Science explains why you’re always getting lost in Los Santos

I’m generally pretty good with maps. Yet here’s a situation that happens to me frequently. I’ll be playing a little Shin Megami Tensei IV, doing some urban excavation in ruined Tokyo, when the screen cuts to a showdown with imps. Afterward, I’ll check the map and then take off in the wrong direction, ending up back where I started. It’s frustrating, no doubt.

A geographer at the University of Oregon has been looking into exactly what confuses us about maps, and game designers should take note. The first stumbling block comes when we shift perspective from first-person to bird’s-eye-view, reorienting the environment in front of us into a top-down view. This is an inherent skill. Either you have it or you don’t. Not much you can do about that.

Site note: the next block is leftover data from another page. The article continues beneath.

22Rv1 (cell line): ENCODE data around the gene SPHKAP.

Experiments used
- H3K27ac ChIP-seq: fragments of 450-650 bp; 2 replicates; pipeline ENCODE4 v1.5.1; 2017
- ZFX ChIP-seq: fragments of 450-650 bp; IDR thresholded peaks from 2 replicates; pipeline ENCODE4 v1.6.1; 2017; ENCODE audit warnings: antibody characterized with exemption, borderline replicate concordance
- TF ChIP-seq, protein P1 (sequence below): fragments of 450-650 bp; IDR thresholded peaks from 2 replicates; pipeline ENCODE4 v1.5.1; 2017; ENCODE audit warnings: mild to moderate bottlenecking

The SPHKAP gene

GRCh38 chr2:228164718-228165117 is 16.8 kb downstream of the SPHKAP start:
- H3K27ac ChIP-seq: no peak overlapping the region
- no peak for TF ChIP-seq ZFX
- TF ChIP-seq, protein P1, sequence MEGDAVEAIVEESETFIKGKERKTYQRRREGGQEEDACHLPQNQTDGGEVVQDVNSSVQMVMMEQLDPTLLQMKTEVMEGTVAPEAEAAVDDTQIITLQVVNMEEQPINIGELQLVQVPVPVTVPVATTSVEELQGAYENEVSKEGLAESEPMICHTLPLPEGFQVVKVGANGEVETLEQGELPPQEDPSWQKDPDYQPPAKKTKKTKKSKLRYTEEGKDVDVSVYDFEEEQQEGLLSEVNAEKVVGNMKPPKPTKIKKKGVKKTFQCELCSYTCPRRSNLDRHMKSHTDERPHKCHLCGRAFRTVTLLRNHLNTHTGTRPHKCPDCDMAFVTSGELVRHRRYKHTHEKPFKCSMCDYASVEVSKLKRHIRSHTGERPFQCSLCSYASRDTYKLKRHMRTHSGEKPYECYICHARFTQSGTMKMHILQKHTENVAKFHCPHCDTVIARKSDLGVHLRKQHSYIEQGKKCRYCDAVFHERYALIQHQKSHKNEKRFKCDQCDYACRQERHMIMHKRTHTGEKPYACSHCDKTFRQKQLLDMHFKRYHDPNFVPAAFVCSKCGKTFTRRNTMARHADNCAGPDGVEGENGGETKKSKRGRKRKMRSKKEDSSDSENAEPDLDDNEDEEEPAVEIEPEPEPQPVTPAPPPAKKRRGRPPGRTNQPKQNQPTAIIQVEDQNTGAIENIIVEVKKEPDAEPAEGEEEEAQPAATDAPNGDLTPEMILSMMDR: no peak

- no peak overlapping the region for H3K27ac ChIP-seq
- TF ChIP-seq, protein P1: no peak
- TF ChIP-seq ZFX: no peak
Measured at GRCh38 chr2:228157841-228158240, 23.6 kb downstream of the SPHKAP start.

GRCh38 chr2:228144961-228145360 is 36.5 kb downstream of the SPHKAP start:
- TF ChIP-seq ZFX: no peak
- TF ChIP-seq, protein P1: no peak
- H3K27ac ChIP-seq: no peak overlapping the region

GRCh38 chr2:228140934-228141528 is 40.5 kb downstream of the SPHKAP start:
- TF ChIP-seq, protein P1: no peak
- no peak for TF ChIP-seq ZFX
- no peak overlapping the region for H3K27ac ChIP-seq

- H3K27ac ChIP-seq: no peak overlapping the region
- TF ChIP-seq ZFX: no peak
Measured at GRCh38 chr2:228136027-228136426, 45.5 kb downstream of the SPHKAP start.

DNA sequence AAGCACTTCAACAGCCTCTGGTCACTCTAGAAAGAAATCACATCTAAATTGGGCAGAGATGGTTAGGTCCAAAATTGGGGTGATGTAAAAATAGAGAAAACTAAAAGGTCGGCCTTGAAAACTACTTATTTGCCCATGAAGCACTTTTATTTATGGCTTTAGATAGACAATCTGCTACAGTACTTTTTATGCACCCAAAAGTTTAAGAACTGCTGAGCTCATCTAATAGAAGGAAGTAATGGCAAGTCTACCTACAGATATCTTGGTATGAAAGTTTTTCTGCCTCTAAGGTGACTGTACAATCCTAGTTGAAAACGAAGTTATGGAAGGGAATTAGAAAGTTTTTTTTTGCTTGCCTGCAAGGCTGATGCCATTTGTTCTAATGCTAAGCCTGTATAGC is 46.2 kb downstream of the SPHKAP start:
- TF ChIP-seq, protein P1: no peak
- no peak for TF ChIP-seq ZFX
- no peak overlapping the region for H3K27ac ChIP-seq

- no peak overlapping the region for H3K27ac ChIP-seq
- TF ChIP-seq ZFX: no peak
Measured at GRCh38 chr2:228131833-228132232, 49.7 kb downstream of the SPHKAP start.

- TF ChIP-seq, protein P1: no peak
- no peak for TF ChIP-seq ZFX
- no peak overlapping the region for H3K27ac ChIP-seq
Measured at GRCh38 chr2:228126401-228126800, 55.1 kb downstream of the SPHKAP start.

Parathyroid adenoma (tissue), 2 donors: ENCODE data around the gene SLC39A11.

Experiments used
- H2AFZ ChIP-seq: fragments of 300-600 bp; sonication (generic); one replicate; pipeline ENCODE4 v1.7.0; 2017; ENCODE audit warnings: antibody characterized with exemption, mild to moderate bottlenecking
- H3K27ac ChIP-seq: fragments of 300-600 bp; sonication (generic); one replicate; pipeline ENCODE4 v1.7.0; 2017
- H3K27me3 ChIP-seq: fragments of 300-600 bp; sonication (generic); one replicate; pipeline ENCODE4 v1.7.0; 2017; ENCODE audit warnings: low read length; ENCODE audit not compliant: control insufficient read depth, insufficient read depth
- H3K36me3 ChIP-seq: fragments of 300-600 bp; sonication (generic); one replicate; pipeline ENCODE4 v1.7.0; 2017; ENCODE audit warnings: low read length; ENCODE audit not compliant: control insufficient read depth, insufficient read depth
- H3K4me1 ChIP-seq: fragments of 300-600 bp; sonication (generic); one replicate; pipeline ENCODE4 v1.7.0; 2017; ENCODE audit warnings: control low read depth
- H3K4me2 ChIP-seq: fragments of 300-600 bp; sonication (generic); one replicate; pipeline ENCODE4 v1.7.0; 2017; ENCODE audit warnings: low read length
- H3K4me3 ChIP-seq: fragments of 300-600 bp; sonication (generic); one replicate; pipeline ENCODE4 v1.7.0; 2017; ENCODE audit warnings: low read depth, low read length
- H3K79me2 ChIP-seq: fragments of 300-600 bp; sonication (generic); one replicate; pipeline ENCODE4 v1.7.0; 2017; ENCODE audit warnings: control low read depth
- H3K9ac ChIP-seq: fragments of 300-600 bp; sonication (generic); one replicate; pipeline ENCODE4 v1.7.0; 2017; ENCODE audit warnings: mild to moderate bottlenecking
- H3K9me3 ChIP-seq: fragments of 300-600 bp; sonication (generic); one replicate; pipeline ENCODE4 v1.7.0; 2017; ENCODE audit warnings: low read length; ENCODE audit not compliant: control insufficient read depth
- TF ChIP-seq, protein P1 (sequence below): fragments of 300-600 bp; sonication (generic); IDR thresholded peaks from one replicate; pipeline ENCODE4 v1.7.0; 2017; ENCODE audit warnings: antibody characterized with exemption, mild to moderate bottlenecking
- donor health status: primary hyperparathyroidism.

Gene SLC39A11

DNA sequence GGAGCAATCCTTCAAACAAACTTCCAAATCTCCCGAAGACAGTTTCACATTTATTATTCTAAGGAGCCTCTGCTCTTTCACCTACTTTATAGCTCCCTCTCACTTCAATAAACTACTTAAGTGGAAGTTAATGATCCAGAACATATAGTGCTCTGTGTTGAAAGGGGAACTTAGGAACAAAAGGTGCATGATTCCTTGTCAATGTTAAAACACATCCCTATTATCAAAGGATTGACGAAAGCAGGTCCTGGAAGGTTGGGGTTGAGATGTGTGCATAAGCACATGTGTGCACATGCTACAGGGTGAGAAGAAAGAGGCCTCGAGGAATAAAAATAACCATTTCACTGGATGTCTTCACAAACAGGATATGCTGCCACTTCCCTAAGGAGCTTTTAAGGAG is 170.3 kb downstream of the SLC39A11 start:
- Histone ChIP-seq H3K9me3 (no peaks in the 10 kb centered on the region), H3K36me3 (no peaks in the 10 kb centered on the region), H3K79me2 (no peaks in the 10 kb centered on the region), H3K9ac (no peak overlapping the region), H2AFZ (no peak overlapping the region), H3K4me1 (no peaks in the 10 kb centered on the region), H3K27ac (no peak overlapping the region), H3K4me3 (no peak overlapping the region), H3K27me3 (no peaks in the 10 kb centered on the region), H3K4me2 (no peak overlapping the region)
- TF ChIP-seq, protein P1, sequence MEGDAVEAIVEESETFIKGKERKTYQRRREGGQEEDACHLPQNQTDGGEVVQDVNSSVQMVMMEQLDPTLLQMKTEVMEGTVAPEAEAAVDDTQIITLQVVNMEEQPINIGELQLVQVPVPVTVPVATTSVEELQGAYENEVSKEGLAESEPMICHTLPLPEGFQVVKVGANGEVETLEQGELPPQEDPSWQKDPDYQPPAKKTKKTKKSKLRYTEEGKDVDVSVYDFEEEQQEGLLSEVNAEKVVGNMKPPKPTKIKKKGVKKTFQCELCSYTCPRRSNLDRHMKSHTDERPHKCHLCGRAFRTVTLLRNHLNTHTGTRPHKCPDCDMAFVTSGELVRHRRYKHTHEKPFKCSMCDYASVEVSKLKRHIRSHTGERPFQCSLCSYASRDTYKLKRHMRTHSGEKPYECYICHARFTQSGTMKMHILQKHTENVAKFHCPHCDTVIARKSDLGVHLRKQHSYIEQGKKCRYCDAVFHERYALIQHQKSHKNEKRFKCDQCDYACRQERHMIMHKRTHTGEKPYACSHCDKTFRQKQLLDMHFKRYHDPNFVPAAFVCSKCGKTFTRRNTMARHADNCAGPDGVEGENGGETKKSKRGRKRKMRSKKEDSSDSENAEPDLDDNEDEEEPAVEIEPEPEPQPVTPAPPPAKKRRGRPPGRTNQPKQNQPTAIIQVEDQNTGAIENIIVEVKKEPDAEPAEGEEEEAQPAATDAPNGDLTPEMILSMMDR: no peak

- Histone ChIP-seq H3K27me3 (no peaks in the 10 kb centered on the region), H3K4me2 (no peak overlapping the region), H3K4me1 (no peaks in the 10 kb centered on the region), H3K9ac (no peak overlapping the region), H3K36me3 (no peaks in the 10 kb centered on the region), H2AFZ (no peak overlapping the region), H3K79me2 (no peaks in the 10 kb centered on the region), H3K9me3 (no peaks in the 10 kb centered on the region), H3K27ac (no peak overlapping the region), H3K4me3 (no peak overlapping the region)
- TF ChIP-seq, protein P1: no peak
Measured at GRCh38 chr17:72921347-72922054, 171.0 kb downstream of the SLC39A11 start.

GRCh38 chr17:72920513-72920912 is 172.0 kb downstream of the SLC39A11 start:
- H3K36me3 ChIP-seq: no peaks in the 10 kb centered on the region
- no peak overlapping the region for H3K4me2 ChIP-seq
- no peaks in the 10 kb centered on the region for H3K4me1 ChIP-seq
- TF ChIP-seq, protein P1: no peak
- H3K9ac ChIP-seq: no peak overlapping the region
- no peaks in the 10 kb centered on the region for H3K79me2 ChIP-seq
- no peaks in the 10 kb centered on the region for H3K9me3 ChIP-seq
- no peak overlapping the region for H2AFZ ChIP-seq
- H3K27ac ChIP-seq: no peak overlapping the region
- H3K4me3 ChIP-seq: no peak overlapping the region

But games could really pick up the slack with the second trouble spot. It seems people have all kinds of problems determining which direction is up, so to speak. This requires us to mentally rotate the map in the direction we are facing, so that walking forward takes us in the direction we want to go. When I’m compensating for this in real-life, I simply rotate the map. But in games, the screen is rather heavy. How about a tablet app?

This explains why waypoints have become so popular with huge worlds. It’s a lot easier to follow a line than read a map. But the trouble with waypoints is that by simply following a line we never become familiar with the environments, reducing the beauty and vastness of, say, Los Santos to a game of connect-the-dots. That is to say, hey developers, we need better maps.